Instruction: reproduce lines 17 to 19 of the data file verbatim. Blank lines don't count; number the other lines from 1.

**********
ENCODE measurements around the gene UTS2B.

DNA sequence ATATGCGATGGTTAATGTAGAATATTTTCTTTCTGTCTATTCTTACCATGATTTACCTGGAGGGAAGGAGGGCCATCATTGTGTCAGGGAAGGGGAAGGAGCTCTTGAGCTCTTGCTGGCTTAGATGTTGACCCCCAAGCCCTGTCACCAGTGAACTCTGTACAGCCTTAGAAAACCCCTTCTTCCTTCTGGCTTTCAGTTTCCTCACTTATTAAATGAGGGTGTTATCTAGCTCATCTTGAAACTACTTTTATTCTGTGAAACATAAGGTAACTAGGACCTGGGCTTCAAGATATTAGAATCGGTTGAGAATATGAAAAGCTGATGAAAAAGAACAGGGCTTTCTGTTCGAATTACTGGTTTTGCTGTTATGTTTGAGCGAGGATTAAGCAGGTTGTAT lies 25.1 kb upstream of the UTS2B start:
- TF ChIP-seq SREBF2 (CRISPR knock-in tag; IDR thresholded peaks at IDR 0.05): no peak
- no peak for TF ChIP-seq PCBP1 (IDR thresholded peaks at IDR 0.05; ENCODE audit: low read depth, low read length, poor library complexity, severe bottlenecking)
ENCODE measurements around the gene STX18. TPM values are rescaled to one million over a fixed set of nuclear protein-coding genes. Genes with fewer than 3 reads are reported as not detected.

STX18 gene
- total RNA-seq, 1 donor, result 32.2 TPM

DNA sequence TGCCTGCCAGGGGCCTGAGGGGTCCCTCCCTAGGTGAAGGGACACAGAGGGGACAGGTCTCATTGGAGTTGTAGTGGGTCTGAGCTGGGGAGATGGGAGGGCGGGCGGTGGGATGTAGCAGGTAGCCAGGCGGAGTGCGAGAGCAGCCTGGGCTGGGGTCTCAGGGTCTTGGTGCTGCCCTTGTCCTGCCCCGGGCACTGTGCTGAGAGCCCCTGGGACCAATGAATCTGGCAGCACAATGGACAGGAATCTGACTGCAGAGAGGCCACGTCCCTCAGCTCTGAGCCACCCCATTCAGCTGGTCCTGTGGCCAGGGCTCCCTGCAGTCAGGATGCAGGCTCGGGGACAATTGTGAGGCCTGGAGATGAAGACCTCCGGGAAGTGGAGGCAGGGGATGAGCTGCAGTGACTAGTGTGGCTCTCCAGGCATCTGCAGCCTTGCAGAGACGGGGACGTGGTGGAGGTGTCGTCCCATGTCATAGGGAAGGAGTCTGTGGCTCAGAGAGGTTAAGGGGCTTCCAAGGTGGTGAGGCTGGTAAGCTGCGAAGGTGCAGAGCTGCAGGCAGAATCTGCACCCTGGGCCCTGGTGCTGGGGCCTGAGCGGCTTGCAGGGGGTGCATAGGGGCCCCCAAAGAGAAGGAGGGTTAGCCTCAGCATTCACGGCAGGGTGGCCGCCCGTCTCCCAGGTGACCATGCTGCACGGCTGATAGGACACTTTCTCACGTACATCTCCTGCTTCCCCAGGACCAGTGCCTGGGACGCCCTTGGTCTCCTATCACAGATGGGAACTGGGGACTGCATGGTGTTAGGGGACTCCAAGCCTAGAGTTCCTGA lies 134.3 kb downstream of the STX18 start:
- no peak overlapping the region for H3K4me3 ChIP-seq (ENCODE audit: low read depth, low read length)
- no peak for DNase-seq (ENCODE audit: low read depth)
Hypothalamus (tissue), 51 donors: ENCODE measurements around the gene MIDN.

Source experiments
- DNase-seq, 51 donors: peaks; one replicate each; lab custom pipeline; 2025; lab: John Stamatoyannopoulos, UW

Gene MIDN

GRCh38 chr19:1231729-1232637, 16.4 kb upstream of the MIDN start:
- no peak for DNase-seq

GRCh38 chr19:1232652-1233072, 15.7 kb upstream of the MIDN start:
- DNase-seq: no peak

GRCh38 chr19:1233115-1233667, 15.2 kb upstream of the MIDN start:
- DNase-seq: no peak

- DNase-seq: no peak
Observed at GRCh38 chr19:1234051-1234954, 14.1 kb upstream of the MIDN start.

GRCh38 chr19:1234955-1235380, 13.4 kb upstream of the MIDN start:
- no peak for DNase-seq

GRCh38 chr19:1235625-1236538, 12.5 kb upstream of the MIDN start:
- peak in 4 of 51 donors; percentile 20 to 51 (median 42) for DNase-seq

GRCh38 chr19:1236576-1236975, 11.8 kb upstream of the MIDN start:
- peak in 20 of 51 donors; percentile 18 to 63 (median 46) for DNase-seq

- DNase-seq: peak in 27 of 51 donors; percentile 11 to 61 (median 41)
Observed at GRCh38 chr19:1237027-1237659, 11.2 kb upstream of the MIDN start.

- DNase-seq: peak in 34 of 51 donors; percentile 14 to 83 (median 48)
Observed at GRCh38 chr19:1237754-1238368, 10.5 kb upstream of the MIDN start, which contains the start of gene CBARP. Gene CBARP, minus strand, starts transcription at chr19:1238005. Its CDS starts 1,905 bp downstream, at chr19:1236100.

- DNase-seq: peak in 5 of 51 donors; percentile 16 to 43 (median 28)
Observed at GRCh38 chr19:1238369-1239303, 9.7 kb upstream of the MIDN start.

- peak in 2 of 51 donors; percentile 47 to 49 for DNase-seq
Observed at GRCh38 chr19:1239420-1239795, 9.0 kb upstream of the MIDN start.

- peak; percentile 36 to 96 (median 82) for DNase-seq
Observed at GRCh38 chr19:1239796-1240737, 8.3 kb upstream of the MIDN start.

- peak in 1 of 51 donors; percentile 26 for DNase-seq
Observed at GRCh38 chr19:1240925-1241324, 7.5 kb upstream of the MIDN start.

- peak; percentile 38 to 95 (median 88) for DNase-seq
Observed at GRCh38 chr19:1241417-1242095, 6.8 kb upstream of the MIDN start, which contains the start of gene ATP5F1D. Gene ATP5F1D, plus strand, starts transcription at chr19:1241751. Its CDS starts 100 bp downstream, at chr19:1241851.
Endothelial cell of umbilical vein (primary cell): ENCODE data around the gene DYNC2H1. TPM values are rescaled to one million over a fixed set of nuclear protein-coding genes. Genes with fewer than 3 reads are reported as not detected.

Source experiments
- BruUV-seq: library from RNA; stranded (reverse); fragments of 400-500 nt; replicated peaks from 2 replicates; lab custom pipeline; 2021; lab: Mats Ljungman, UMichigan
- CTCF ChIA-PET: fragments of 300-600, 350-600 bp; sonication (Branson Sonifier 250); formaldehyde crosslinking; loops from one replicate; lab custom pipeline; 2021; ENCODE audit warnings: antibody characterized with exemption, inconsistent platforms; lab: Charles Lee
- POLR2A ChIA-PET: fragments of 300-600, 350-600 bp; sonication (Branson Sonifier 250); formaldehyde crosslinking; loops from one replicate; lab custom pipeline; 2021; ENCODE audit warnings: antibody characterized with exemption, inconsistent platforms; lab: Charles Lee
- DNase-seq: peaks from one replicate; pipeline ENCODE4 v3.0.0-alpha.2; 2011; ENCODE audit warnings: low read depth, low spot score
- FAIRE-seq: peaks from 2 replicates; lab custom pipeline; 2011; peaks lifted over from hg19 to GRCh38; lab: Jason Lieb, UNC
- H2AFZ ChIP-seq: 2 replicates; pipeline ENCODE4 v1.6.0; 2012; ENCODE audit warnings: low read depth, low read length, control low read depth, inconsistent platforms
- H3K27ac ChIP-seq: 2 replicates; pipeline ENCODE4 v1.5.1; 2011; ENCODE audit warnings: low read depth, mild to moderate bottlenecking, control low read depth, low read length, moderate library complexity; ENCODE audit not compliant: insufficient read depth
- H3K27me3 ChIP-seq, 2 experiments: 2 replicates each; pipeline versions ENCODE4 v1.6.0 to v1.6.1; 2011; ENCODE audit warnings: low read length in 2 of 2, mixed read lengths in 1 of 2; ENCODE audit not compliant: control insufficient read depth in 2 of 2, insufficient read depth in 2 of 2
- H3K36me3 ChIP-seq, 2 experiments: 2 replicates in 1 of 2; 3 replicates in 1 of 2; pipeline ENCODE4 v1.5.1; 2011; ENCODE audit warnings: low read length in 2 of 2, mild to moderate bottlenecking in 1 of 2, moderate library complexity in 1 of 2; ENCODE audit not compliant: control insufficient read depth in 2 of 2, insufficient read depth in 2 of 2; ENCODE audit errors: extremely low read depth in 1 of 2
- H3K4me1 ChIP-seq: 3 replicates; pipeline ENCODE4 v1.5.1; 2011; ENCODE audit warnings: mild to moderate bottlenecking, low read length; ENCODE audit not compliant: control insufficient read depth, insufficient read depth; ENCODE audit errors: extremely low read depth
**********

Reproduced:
GRCh38 chr19:1232652-1233072, 15.7 kb upstream of the MIDN start:
- DNase-seq: no peak

GRCh38 chr19:1233115-1233667, 15.2 kb upstream of the MIDN start: